Ben Crowder

Blog: #web

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Links #40

Dave Rupert on how the web is something different. Celebrating the democratic nature of the web as a space for everyone, not just professionals. I like that.

Adrian Roselli on responsive type and zooming. Over the last few years I’ve become one of those people who scale text up. Not massively — not yet — and not always, but it very much makes a difference for these aging eyes.

Donny Trương’s free online book on Vietnamese type design. Mmm.

Noah Smith on developing countries in the Global South, which tied in nicely with my recent reading of How Asia Works (and mentions the book as well). Nice to see that Malaysia’s doing better than it was when the book was written.

Radio Garden lets you browse worldwide radio stations via a map. Fun.


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Links #38

Ziglings. Learn Zig by fixing small bugs in small programs. (Inspired by rustlings, though those exercises seem to be broader than just fixing errors.) A good way to learn a programming language, I think.

Maggie Appleton on bi-directional links. Doing this locally is one of the (many) changes I want to make down the road when I rebuild this site’s backend.

Vasilis van Gemert on where web page navigation should be. I’m convinced: nav at the bottom of the source file, and on mobile at the bottom visually as well. Planning to make the change here soon.

Blender 2.92 dropped recently. Geometry nodes look promising, and it’s crazy to see how all the grease pencil work has turned Blender into a viable 2D animation studio as well.

PEP 636. Pattern matching! In Python! Very much looking forward to this — I’ve loved using it in Rust.


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Links #34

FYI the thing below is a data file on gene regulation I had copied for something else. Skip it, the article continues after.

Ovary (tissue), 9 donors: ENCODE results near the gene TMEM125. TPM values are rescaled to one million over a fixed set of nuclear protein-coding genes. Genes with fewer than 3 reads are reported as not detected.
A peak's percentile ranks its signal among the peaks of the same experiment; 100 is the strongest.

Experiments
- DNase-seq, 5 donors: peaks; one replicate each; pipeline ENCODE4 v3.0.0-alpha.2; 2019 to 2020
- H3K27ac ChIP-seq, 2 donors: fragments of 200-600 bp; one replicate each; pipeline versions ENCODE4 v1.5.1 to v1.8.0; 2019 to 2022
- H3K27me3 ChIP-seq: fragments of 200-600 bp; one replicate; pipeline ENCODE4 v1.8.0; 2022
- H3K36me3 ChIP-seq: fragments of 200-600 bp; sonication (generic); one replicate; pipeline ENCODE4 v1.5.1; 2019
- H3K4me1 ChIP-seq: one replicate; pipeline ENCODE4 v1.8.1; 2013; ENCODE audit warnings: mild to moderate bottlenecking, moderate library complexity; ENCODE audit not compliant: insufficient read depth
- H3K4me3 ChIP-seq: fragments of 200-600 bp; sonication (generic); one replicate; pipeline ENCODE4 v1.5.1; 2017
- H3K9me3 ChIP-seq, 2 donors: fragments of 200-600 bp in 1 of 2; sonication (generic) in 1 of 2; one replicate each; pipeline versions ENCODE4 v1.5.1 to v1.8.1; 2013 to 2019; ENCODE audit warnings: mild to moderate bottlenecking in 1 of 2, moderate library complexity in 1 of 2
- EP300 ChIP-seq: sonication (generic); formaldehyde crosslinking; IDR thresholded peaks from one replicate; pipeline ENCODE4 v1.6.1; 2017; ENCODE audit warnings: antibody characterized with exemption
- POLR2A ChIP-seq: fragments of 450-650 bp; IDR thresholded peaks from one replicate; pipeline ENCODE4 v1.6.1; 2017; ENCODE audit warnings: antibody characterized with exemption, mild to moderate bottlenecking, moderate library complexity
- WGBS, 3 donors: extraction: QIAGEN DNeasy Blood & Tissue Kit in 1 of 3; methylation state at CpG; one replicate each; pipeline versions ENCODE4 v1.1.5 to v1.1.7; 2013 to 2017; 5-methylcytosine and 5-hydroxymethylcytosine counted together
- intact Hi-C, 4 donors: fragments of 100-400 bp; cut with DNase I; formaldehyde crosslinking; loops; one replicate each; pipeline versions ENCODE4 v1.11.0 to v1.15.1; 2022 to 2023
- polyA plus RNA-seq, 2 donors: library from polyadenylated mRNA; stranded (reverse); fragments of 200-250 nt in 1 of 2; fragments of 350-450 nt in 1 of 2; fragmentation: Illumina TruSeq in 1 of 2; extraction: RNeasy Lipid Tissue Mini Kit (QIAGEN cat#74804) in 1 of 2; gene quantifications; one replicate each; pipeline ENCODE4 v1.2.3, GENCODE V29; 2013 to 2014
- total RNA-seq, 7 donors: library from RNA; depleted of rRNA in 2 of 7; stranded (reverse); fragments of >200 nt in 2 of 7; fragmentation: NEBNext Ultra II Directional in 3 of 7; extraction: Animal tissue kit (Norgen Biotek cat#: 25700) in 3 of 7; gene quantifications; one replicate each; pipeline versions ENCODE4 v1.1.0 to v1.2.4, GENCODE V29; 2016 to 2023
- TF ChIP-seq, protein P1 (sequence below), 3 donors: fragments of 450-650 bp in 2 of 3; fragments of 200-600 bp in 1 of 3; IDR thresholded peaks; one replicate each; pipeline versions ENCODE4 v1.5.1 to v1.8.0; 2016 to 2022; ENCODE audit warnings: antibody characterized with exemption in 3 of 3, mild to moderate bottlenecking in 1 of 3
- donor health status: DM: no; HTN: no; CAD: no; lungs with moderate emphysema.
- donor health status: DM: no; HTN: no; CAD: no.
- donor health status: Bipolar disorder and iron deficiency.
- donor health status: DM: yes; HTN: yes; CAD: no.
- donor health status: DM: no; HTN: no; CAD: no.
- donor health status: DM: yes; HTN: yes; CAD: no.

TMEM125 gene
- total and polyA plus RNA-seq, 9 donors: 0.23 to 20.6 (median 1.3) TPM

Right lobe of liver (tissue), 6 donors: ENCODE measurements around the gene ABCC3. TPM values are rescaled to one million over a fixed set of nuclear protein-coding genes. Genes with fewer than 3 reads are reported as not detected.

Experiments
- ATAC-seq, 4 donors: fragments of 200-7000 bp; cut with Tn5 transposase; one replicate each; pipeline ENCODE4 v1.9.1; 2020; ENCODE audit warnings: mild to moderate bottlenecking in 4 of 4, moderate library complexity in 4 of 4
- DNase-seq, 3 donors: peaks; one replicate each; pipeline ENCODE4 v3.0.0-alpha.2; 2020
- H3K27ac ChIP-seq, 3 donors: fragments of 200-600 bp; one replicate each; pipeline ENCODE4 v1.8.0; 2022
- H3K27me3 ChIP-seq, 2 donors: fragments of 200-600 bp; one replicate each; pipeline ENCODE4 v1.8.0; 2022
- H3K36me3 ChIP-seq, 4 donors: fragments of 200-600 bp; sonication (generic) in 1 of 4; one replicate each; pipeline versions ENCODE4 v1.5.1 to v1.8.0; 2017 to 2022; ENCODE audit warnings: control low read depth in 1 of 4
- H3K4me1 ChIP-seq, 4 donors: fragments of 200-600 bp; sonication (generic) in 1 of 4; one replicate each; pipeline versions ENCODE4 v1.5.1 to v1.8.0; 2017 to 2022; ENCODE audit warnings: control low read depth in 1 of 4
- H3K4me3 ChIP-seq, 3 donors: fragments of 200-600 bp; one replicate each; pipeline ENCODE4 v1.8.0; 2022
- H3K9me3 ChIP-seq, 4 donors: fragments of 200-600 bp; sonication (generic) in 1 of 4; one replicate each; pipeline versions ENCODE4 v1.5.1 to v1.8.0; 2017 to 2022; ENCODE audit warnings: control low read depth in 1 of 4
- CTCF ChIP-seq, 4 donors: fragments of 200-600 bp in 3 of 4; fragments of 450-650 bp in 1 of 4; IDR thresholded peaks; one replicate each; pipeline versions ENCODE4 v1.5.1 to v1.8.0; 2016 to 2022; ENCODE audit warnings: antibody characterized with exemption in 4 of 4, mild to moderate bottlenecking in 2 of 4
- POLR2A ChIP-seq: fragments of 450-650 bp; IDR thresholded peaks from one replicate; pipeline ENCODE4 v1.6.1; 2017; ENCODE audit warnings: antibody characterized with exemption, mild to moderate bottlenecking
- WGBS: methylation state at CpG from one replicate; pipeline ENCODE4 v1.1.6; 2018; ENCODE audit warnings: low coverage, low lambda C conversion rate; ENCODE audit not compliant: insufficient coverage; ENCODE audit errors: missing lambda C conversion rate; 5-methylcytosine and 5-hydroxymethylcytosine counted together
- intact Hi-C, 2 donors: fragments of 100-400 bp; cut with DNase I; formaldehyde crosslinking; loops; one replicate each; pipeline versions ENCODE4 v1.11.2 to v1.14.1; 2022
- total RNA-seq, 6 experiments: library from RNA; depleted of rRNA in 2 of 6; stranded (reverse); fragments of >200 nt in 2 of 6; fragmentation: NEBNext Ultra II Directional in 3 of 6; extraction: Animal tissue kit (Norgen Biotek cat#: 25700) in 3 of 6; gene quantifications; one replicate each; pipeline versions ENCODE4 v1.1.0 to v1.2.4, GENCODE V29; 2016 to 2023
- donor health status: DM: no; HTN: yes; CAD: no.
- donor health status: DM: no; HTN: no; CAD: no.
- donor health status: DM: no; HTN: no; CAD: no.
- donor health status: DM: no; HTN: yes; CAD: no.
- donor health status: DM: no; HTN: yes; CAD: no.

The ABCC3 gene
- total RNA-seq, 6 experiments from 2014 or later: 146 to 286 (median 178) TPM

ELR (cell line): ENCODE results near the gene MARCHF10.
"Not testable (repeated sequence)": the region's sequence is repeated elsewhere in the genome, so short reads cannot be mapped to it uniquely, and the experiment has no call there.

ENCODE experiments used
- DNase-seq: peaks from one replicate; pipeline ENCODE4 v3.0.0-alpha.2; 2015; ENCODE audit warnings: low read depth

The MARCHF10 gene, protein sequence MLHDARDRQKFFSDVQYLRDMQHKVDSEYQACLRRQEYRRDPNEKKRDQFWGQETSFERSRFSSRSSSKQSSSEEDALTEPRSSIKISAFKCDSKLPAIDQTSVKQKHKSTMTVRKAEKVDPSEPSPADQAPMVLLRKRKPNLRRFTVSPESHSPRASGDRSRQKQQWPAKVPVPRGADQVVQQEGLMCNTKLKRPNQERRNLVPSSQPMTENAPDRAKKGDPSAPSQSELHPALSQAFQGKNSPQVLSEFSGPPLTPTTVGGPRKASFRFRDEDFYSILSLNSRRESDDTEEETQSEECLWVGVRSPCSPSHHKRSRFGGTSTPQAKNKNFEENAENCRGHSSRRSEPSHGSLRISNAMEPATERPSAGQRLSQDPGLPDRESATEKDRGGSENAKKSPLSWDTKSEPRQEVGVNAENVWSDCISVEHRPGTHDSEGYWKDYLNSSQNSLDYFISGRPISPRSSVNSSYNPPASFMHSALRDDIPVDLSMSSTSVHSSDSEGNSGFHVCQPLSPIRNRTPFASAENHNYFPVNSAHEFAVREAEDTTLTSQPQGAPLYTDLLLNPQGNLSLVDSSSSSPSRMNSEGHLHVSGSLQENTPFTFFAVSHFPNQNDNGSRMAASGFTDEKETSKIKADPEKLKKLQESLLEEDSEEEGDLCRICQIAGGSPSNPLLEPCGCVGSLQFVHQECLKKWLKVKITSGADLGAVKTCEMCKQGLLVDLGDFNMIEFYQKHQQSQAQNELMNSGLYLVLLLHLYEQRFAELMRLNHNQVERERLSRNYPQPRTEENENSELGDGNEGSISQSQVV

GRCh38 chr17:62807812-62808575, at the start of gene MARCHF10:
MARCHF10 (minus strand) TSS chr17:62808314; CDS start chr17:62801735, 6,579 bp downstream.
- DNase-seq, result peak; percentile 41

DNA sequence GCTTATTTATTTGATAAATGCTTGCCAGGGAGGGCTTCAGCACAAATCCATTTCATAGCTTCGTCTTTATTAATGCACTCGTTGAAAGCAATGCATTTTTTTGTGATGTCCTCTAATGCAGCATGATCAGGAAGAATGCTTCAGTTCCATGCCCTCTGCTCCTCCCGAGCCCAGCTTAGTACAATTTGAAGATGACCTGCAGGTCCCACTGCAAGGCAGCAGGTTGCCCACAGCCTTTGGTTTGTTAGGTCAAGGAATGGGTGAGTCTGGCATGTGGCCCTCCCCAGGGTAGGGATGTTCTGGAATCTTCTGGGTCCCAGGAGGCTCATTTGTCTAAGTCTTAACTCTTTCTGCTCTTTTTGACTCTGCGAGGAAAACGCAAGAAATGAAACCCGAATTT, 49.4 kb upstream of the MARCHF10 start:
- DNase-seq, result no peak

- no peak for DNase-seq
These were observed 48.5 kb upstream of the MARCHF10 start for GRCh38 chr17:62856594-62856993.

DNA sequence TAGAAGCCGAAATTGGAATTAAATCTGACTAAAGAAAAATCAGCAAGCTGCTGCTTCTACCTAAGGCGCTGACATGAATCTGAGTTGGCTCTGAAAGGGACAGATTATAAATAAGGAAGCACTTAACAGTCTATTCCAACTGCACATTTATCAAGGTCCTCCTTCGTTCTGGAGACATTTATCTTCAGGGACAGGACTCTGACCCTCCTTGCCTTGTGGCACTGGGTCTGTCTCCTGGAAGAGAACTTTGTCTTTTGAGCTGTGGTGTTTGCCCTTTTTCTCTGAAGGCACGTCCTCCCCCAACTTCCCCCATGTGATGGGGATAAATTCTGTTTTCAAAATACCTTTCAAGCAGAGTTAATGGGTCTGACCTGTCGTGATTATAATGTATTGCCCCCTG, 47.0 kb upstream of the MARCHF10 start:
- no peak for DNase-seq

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Links #33


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Links #32


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Links #29


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Links #27


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Introducing Cirque

As schoolwork starts to wind down, I’m finally starting to make progress on the creativity tools and HCI explorations I talked about back in September. This week I’ve also realized that graphical tools for art and design are what I want to focus most on. (I do still intend to explore textual interfaces, but they’re on the backburner for now.)

In the spirit of working in public, then, Cirque is a small WIP web app I’m building for making patterns via circle packing:

cirque-01.png
cirque-02.png
cirque-03.png
cirque-04.png

This is very much a rough initial MVP. You can tweak some settings, generate new patterns using a simple circle-packing algorithm, and export SVG (with the turbulence/displacement filters enabled by default), but that’s it. Some of the features I’m planning to build next:

  • Replace the settings text box with, you know, good UI (I’m also excited to explore color picker design here)
  • Add the ability to manually place both circles and anticircles (so artists are able to create intentional negative space)
  • Add a way to programmatically set the circle colors (probably via something like shaders, so you could say all circles smaller than a certain size get one color and the rest get another, or circle color is dependent on position or something else)

I’ve also thought about moving the circle packing code from JavaScript to Rust, to be able to play around with WebAssembly, but it seems overkill, at least at this point. (Instead I think I’ll plan to Rust and WebAssembly on the graphical type design tool I want to build.)


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Links #24


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Links #23


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